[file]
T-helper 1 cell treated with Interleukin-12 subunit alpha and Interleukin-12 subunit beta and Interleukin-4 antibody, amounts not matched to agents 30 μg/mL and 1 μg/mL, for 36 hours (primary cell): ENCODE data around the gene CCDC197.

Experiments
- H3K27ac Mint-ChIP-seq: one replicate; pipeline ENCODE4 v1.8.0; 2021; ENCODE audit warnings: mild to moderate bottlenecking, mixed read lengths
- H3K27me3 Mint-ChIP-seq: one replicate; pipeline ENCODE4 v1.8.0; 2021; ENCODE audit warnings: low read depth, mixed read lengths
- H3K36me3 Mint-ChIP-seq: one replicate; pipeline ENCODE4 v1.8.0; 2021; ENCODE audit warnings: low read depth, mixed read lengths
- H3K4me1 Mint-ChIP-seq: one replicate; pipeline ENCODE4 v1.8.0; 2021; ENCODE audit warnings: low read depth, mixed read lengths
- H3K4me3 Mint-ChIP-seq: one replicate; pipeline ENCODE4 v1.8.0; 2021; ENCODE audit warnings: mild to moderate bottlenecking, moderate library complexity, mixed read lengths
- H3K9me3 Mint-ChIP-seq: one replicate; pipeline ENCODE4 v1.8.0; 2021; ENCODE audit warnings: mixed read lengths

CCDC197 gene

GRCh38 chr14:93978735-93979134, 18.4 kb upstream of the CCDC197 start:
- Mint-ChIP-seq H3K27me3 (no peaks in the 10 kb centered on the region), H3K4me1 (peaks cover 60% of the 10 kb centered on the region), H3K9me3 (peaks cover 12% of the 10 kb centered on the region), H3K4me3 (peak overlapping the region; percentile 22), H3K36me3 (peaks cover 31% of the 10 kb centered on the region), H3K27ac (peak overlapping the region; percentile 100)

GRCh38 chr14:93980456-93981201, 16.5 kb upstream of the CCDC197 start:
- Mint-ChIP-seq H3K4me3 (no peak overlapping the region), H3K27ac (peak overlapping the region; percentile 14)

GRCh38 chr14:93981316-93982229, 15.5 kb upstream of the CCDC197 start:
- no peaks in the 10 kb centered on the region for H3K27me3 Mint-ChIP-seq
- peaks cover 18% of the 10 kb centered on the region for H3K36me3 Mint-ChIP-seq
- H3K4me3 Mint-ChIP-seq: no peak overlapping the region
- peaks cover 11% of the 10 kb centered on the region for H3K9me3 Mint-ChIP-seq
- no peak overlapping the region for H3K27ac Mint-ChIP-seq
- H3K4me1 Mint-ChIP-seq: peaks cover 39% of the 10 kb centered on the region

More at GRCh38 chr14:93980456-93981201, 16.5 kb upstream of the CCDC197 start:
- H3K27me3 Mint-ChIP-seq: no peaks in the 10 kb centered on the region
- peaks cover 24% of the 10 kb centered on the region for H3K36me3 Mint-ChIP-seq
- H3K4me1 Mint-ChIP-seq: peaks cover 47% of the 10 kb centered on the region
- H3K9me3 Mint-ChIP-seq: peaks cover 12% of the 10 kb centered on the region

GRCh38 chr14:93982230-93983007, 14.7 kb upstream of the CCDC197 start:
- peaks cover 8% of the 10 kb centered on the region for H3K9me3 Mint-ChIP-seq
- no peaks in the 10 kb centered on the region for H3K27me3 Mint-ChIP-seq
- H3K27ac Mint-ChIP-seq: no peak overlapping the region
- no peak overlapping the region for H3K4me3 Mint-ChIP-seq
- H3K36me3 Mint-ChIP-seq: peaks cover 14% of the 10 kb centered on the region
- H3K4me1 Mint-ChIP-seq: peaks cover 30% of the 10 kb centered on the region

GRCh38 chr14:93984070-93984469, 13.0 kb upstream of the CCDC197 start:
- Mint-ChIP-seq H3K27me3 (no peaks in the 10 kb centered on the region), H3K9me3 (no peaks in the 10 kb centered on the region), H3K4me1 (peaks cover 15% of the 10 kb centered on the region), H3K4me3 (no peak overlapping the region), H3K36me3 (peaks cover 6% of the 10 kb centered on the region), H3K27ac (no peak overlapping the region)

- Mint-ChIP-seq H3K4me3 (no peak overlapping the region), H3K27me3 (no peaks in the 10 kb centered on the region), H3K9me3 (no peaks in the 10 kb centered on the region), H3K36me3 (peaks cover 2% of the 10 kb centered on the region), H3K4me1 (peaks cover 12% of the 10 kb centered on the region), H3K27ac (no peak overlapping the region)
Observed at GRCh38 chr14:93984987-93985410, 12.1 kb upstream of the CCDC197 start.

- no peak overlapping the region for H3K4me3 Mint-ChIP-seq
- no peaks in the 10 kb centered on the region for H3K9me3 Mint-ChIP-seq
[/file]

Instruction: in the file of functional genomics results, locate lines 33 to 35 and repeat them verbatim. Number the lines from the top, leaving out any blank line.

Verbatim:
GRCh38 chr14:93984070-93984469, 13.0 kb upstream of the CCDC197 start:
- Mint-ChIP-seq H3K27me3 (no peaks in the 10 kb centered on the region), H3K9me3 (no peaks in the 10 kb centered on the region), H3K4me1 (peaks cover 15% of the 10 kb centered on the region), H3K4me3 (no peak overlapping the region), H3K36me3 (peaks cover 6% of the 10 kb centered on the region), H3K27ac (no peak overlapping the region)

- Mint-ChIP-seq H3K4me3 (no peak overlapping the region), H3K27me3 (no peaks in the 10 kb centered on the region), H3K9me3 (no peaks in the 10 kb centered on the region), H3K36me3 (peaks cover 2% of the 10 kb centered on the region), H3K4me1 (peaks cover 12% of the 10 kb centered on the region), H3K27ac (no peak overlapping the region)